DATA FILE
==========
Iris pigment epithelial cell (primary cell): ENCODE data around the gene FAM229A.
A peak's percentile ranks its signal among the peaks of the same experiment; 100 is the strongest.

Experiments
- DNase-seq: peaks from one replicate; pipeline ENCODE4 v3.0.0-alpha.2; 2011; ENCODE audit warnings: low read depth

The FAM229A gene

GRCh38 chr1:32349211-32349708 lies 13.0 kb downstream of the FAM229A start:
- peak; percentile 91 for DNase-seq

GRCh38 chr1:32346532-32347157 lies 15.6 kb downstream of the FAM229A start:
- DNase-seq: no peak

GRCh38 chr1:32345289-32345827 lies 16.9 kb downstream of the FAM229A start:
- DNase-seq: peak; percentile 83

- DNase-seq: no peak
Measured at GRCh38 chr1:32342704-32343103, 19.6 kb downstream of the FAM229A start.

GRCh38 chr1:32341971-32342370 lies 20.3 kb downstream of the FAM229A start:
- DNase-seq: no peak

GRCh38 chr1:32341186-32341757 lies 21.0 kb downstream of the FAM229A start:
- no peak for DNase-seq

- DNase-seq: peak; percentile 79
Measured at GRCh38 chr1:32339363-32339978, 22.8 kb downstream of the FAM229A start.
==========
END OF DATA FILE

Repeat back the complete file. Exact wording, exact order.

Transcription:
Iris pigment epithelial cell (primary cell): ENCODE data around the gene FAM229A.
A peak's percentile ranks its signal among the peaks of the same experiment; 100 is the strongest.

Experiments
- DNase-seq: peaks from one replicate; pipeline ENCODE4 v3.0.0-alpha.2; 2011; ENCODE audit warnings: low read depth

The FAM229A gene

GRCh38 chr1:32349211-32349708 lies 13.0 kb downstream of the FAM229A start:
- peak; percentile 91 for DNase-seq

GRCh38 chr1:32346532-32347157 lies 15.6 kb downstream of the FAM229A start:
- DNase-seq: no peak

GRCh38 chr1:32345289-32345827 lies 16.9 kb downstream of the FAM229A start:
- DNase-seq: peak; percentile 83

- DNase-seq: no peak
Measured at GRCh38 chr1:32342704-32343103, 19.6 kb downstream of the FAM229A start.

GRCh38 chr1:32341971-32342370 lies 20.3 kb downstream of the FAM229A start:
- DNase-seq: no peak

GRCh38 chr1:32341186-32341757 lies 21.0 kb downstream of the FAM229A start:
- no peak for DNase-seq

- DNase-seq: peak; percentile 79
Measured at GRCh38 chr1:32339363-32339978, 22.8 kb downstream of the FAM229A start.